A Rocky Mountain passion
This story was featured in the January 2014 issue of Southwest Art magazine. Get the Southwest Art January 2014 print issue or digital download now–then subscribe to Southwest Art and never miss another story!
Colorado-based landscape painter Kelly Kotary lists Rocky Mountain National Park as her “hands down” favorite place to capture on canvas. Luckily for Kotary, the park’s natural wonders are not far from her front door in Loveland, CO. She can easily experience the abundance of trees, rivers, creeks, and valleys in summer, fall, winter, and spring.
When Kotary moved to Loveland several years ago, she would not have considered herself a landscape painter. “But I think it’s really hard to live here, surrounded by this incredible landscape, and not be moved to paint it,” she says. “I wanted to learn to paint outdoors and on location just to get that immediacy and the sense of light and color you really can’t get from a photograph.”
Lately Kotary has received an array of accolades for her plein-air efforts. In the past three years she has garnered top awards at the annual Plein Air Rockies show and sale in Estes Park. Although she has worked hard and earned a degree in fine art from Wittenberg University, Kotary is quick to credit her post-college art instructors, Susiehyer and Kevin Weckbach, for her recent successes.
An observer once described Kotary’s paintings as “realist landscapes and street scenes with elements of abstraction.” The artist agrees that the description is apt. THE ENCHANTED FOREST, a backlit autumn scene depicting brilliant yellow aspen trees, offers a good example of Kotary’s style, use of color, and what she is trying to convey. “I am a sucker for drama—especially dramatic lighting. And this scene had everything,” she says.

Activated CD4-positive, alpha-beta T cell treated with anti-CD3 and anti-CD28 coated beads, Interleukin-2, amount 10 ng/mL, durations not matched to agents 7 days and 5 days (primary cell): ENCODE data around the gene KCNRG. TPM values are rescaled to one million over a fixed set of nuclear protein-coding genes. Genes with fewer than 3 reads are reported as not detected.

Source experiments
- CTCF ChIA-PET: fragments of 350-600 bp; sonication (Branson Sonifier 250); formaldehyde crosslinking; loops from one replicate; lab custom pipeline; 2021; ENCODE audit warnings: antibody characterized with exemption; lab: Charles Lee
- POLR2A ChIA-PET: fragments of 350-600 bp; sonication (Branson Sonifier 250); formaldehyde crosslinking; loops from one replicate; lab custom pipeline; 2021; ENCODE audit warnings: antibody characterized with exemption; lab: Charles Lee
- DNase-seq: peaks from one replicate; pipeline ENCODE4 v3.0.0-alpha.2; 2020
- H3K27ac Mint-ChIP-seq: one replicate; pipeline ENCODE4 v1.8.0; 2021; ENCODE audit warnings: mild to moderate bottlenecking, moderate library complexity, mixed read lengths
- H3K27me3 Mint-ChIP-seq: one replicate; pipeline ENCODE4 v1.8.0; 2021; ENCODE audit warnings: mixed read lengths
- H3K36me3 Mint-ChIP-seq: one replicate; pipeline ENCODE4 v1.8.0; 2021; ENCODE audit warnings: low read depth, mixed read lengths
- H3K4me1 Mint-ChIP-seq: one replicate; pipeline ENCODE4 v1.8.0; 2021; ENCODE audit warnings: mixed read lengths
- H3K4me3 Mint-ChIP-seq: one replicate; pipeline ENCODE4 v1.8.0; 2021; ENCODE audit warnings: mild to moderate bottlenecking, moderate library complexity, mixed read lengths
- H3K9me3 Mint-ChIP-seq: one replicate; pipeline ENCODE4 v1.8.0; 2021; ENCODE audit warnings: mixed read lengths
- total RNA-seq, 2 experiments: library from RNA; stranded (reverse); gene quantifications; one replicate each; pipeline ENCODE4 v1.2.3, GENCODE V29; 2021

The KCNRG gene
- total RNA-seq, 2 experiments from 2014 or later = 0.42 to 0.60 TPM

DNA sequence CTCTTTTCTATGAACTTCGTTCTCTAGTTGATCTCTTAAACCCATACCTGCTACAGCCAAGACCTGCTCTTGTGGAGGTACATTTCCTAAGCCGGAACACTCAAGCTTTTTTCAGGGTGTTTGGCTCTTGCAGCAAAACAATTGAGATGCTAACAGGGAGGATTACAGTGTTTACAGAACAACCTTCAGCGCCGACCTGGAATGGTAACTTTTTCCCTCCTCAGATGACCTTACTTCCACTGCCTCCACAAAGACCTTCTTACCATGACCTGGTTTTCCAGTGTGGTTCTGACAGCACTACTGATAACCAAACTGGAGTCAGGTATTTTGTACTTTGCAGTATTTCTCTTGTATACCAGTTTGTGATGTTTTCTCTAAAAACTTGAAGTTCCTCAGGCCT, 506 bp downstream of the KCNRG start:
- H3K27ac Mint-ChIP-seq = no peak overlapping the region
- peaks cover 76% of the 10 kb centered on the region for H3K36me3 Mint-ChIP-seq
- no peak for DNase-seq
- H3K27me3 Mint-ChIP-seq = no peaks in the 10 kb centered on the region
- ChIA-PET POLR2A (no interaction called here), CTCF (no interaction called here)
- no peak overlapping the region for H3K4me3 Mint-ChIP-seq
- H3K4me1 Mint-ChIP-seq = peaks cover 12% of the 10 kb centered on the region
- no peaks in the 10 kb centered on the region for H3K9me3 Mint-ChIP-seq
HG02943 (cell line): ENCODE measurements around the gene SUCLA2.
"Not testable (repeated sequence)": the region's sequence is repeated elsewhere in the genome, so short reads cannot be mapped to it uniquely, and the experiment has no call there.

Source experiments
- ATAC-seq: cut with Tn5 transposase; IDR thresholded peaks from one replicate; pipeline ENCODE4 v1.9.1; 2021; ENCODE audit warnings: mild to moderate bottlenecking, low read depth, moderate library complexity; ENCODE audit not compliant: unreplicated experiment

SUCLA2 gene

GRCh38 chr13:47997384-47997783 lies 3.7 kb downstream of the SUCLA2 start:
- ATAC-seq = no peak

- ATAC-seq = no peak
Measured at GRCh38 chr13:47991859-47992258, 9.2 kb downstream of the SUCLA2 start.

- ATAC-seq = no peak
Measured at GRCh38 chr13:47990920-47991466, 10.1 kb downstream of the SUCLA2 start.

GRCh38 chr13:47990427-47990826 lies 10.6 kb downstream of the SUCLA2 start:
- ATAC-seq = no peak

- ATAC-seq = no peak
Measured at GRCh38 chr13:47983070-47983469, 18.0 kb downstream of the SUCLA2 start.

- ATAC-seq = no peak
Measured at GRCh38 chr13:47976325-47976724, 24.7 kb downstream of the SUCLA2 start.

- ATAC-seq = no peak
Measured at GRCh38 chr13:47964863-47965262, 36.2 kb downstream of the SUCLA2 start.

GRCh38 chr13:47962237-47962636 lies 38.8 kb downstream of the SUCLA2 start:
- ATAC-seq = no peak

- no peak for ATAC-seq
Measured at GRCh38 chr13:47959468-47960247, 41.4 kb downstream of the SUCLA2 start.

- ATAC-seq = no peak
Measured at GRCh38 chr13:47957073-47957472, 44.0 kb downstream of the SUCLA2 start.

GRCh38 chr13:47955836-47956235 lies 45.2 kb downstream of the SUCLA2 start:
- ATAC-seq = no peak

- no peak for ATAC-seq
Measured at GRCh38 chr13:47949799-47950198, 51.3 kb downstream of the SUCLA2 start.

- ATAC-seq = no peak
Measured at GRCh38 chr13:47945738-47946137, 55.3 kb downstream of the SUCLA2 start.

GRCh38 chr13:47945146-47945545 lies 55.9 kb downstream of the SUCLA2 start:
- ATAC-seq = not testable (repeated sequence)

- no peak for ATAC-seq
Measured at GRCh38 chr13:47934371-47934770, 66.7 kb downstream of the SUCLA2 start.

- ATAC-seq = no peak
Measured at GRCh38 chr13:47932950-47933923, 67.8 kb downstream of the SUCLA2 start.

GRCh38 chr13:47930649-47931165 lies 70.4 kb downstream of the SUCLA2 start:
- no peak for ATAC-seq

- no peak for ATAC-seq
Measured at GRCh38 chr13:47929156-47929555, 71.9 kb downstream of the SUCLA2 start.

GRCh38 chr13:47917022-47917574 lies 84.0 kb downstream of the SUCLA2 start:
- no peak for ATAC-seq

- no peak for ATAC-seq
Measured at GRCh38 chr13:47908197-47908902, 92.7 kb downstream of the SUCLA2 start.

Once she gets past the mechanics of trying to make a good painting, Kotary says she also tries to portray the amazing features in a landscape by exaggerating them. “It may take a lot of time to exaggerate or abstract certain elements. But sometimes it’s just little tweaks that are needed—take the pretty landscape and crank it up to an 11 on a scale of one to ten. So it may not be quite a literal interpretation of something I think is amazing, but I hope I am conveying what is amazing so others can see it, too.” —Bonnie Gangelhoff
Featured in the January 2014 issue of Southwest Art magazine–click below to purchase:
Southwest Art January 2014 print issue or digital download Or subscribe to Southwest Art and never miss a story!
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